• January 26, 2024

How to Prepare Lesson Plan for your Pupils

How to Prepare Lesson Plan for your Pupils
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By Alusine Fullah

A lesson plan is a step by step guide of what is to be taught and how that particular lesson is going to be taught in class, it includes the lesson aims and objectives (what the students are supposed to learn) how the lesson objectives will be achieved and a way of measuring how well the goal will be achieved (test, homework, classwork etc).

Before writing a lesson plan, you must know your lesson’s why, what, when, who, and how. What objectives are you measuring and how will students show you that they understand? who are the students who need to access this lesson, How are you going to deliver the lesson, And when do you anticipate to end the lesson

STEP BY STEP TEACHING PLAN

Opening or anticipatory set; Introduction to new materials; Independent practice Guided practise; Closure or conclusion (Review and revise); Evaluation (summative) Asking the pupils to see if they actually understand the concepts or not.

LESSON PLAN COMPONENTS

The lesson plan has two components

1 preliminary section: the details about the learners’ age, class, number on roll, subject, time / duration of lesson etc.

2 Essential components: lesson title, week, Date, Theme, teaching aids previous knowledge, lesson objectives, introduction, activities to do, conclusion and evaluation

Ask yourself what do I want the students to learn (learning objectives). Behavioural objectives consist of three components

1 A condition- By the end of the lesson………

2 An action- children should be able to recite the days of the week

3 state degree or level of performance- eg correctly, properly, accurately etc

How will I check for understanding (Evaluation?) What teaching and learning activities will I use (Teaching Methods?) What activities must student complete to achieve the learning objectives?

Anticipatory set or opening: engage and prepare pupils to connect with previous lessons already taught; explain the material students will be learning.

INTRODUCTION TO NEW MATERIALS (I DO)

Start by asking the pupils to tell you what they already know about the topic in question. Teacher can introduce his lesson in different ways:

1 By asking the pupils series of probing questions

2 Revision- By revising the main points of the previous lessons already taught

E.g. previous knowledge ‘The children have already learnt how to spell the days of the week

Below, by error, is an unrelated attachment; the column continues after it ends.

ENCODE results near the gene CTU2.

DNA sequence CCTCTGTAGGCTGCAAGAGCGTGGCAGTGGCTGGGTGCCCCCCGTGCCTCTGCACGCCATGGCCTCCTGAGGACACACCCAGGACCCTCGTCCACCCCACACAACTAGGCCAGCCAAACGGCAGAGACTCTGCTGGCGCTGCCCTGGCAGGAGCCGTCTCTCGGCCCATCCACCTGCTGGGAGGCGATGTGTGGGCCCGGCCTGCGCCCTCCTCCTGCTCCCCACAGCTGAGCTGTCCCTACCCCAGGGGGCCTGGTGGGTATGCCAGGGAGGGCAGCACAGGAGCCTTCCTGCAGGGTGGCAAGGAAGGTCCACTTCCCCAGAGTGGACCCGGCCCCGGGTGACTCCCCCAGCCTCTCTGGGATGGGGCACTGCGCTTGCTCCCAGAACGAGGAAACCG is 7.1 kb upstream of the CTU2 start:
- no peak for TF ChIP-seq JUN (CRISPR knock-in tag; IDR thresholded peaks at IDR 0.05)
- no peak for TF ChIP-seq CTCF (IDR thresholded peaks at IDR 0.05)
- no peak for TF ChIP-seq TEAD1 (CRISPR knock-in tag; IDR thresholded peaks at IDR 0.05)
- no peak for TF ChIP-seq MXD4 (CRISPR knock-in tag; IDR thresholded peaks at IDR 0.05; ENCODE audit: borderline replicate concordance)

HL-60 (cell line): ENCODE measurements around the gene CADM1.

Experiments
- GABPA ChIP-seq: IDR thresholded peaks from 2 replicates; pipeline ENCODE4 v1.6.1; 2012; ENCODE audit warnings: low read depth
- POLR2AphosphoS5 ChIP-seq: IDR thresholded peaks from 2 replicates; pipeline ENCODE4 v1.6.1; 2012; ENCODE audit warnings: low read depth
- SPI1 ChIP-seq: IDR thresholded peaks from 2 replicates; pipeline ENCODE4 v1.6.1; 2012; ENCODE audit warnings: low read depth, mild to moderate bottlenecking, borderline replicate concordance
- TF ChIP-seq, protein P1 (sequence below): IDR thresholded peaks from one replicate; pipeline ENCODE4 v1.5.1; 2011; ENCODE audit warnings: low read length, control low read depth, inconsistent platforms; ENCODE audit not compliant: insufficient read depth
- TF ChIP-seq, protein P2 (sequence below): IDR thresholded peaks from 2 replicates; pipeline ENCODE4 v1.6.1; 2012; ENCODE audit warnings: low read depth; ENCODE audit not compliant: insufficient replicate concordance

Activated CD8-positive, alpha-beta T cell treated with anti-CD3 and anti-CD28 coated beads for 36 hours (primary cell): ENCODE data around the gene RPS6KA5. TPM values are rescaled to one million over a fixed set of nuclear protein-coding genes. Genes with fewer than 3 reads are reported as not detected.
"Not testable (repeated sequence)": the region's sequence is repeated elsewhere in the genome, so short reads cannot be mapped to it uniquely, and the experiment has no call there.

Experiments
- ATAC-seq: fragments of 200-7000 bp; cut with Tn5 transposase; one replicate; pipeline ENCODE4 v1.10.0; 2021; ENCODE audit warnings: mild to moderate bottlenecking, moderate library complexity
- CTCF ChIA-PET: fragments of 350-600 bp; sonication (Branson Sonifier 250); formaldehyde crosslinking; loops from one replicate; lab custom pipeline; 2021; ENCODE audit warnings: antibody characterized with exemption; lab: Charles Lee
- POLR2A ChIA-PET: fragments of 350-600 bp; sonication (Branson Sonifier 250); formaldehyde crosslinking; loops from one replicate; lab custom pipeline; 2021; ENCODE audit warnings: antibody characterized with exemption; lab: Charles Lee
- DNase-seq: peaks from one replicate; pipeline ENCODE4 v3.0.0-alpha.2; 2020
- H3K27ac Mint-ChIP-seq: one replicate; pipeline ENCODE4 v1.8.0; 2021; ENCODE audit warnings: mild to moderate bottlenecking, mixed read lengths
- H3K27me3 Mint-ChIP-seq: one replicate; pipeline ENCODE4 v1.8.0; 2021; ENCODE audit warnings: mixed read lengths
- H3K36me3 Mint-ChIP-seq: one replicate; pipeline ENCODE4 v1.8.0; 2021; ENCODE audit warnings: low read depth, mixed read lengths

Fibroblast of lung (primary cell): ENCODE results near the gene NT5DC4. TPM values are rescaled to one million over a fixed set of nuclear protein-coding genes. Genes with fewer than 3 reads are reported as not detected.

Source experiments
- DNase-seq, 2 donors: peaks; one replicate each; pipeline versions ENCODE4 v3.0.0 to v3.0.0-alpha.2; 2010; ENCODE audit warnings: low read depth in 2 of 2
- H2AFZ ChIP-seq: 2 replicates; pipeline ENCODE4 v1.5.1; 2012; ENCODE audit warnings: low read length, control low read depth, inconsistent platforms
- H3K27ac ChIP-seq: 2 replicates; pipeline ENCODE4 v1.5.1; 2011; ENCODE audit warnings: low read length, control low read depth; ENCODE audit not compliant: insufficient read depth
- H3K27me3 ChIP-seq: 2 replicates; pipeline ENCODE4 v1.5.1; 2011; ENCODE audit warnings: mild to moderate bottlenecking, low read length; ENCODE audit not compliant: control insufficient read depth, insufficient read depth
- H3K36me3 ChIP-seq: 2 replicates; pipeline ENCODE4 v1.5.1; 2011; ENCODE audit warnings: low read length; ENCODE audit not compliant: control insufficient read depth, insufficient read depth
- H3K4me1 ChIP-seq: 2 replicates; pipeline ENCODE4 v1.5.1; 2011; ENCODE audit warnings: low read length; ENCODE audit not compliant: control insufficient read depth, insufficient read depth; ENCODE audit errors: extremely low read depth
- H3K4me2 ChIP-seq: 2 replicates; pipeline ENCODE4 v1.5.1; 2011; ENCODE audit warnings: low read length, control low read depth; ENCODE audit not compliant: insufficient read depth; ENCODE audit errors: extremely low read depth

3 State the topic to be taught. For instance: today we are going to solve some problems involving fractions

ACTIVITIES

INDEPENDENT PRACTICE (YOU DO)

This is the part in which students are given the opportunity to practice the concepts presented to them during the introduction to new materials they are expected to complete the work by themselves without any help from the teacher.

GUIDED PRACTICE

(THEY DO) Is where the instructor moves around the class monitoring and helping weaker or slow pupils to understand the content materials. The pupils practice what they have learned under the supervision of their teacher. Having the help of their teacher can help students who are struggling with a specific concept or skill

Example of Guided practice in the classroom includes, reading aloud, doing experiments together, teacher led instruction guided practice is showing learners how to complete a task or problem and then turning over the practice to them.  Series of activities should be done to reinforce learning of a particular topic in class. Have a variety of lesson activities that will engage each student/ pupil throughout the lesson

CONCLUSION OR CLOSURE: review and revise all what was done in class .Go over the materials covered in class and asking them individual questions give them summary notes already outlined on the board. Teachers are strongly advised to write their notes in bullet points.

EVALUATION: ask pupils series of questions or give them classwork to see if you have achieved your lesson aims and objectives

As educators, we should understand that a well-structured lesson plan sets the foundation for effective teaching. A productive lesson is not the one in which everything goes exactly as planned, but one in which both students and teachers learn from each other.

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